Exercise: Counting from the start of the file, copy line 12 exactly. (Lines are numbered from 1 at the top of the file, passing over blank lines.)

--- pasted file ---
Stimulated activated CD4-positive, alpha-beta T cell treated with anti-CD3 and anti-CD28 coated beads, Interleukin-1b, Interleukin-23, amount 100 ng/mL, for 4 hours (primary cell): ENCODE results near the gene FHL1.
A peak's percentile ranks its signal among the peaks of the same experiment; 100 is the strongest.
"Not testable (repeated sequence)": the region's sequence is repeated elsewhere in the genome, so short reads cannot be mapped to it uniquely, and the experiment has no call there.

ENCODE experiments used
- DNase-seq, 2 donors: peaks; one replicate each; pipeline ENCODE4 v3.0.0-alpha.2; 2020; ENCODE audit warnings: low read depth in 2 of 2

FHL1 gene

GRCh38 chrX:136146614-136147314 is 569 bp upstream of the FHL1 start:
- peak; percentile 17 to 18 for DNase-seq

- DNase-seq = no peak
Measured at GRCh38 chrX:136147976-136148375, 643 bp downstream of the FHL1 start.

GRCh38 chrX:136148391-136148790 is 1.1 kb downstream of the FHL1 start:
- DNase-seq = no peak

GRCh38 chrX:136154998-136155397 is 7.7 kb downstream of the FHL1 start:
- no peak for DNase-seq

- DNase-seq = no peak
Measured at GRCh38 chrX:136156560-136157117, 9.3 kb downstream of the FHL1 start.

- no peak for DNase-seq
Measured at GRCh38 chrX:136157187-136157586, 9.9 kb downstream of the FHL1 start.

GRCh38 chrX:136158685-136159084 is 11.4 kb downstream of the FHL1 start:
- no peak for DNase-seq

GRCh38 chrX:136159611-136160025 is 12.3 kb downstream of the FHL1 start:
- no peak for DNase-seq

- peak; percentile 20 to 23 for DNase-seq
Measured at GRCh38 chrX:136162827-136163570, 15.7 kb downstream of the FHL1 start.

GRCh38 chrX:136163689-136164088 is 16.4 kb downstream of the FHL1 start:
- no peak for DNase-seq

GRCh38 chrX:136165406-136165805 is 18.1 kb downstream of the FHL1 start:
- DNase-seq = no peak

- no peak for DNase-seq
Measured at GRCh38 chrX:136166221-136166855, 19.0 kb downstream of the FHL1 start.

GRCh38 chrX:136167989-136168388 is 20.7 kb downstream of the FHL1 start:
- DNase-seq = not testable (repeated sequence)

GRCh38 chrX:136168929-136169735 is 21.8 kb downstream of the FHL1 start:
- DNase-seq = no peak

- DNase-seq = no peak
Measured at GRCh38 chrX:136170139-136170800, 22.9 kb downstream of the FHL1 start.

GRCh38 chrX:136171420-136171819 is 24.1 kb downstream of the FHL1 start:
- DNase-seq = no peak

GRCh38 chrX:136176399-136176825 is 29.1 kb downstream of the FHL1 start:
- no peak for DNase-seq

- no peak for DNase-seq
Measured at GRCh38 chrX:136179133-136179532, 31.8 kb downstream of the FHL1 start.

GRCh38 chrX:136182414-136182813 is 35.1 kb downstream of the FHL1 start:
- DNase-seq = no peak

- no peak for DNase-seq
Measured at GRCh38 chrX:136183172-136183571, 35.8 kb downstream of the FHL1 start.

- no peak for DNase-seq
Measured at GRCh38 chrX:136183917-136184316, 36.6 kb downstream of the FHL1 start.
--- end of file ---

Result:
- DNase-seq = no peak